Practical Jean by Trevor Cole
Published by Harper Perennial, an imprint of Harper Collins
Her mother’s death hit Jean Vale Horemarsh hard. Really hard. It isn’t so much that Jean misses her mother. On the contrary, Marjorie was always fairly terrible to Jean, or at least not very nurturing and maternal. No, the hard part for Jean about her mother’s death is just how painful and degrading and difficult it was, no human being should have to go through that. It would have been so much better had Jean thought to spare her mother the pain and simply ended things early. Ah, well, it is too late now for Marjorie, but Jean and her acquaintances are aging rapidly these days, and just maybe she can spare her friends the same fate that consumed her mother. Ending their lives in a moment of happiness, before they become sick and infirm; what could be more practical?
Practical Jean is a fascinatingly dark look at aging and the bonds of friendship. What is our obligation to the ones we love? What if those friends don’t have quite the same expectations of your friendship? Jean is an oddly sympathetic character. Clearly something in her snapped at her mother’s death for her to want to provide her friends with a moment of ultimate happiness and then kill them, but the way Cole develops Jean’s character and the story, she seems almost – but not quite – logical. One thing that Cole does really well in Practical Jean is give Jean’s friends enough depth to make them life-like, without making the reader truly attach to them so that the plotting of their deaths makes Jean seem monstrous.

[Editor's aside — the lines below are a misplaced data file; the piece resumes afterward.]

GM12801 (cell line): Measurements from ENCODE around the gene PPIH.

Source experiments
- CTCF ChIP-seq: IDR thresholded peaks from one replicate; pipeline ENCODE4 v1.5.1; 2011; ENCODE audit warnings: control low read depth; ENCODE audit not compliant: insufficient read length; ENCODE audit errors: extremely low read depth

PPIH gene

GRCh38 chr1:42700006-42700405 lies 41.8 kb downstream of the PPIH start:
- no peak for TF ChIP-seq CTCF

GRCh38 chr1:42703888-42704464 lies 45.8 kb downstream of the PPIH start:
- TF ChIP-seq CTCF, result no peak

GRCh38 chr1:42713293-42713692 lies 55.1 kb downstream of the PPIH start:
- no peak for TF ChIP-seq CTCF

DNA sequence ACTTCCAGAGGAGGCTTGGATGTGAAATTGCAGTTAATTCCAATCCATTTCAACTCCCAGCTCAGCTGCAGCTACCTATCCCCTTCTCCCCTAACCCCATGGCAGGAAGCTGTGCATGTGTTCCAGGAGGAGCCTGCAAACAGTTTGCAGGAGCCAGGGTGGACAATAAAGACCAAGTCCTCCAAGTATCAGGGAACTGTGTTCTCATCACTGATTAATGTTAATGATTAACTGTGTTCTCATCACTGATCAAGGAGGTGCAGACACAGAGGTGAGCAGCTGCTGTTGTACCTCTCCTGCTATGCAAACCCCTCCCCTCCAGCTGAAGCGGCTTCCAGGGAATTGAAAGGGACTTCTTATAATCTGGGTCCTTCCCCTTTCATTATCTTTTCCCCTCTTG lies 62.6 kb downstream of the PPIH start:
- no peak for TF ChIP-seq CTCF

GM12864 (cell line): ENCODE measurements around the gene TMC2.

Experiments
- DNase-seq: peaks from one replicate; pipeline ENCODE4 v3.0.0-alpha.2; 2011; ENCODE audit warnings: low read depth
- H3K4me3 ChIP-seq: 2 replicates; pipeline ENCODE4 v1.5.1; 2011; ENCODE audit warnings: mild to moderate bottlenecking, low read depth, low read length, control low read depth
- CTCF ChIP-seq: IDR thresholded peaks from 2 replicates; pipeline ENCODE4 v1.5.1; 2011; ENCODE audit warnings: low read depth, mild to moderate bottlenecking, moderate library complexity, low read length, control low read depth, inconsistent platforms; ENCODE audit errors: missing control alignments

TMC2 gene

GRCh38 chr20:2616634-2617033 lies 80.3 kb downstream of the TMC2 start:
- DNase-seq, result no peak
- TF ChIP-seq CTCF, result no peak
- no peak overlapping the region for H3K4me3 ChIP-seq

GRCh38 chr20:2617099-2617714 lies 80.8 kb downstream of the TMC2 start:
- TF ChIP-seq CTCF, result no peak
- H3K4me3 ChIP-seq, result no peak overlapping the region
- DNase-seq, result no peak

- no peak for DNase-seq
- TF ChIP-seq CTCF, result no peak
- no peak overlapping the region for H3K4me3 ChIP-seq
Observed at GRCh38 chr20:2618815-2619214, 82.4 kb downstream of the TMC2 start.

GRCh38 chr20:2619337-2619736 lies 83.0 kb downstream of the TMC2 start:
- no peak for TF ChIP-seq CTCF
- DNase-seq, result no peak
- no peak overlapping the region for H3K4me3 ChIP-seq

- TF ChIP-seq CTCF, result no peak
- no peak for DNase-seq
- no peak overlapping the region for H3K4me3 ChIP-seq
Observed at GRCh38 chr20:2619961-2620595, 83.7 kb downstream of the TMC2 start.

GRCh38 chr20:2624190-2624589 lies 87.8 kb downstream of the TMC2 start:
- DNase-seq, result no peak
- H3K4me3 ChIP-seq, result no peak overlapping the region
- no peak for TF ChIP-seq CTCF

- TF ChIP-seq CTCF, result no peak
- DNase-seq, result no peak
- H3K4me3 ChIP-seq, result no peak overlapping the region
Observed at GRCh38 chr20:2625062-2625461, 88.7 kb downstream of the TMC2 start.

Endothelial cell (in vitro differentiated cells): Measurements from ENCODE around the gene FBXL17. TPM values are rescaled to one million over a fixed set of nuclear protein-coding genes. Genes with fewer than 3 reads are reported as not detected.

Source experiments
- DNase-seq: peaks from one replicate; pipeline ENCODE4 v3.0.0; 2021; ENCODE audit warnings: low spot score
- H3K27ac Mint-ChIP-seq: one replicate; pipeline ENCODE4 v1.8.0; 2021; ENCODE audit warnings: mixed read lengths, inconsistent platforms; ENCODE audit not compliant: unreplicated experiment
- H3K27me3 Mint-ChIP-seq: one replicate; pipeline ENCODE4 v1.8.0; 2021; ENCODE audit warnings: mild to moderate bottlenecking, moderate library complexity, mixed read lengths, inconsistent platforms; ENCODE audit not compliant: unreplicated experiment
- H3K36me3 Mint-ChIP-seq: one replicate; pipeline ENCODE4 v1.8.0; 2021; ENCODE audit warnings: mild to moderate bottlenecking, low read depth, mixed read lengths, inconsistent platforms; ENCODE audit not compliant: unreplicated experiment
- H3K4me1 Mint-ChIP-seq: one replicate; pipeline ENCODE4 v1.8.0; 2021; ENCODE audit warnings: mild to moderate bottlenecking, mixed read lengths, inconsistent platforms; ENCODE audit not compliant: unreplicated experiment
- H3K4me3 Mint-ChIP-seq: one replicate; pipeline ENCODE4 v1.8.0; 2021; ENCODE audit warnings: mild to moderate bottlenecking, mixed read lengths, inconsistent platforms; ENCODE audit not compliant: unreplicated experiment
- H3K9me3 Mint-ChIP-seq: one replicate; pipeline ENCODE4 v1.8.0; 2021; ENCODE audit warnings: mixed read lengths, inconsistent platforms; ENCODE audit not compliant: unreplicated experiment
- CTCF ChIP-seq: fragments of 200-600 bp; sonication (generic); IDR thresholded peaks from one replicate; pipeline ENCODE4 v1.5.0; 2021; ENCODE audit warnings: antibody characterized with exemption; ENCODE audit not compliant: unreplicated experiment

There is a bit of a slow start to Practical Jean, before Jean decides the best thing she could possibly do would be to kill all of her friends when the story just sort of meanders. Once she gets going, though the reader cannot help but turn the pages with morbid curiosity. Recommended.
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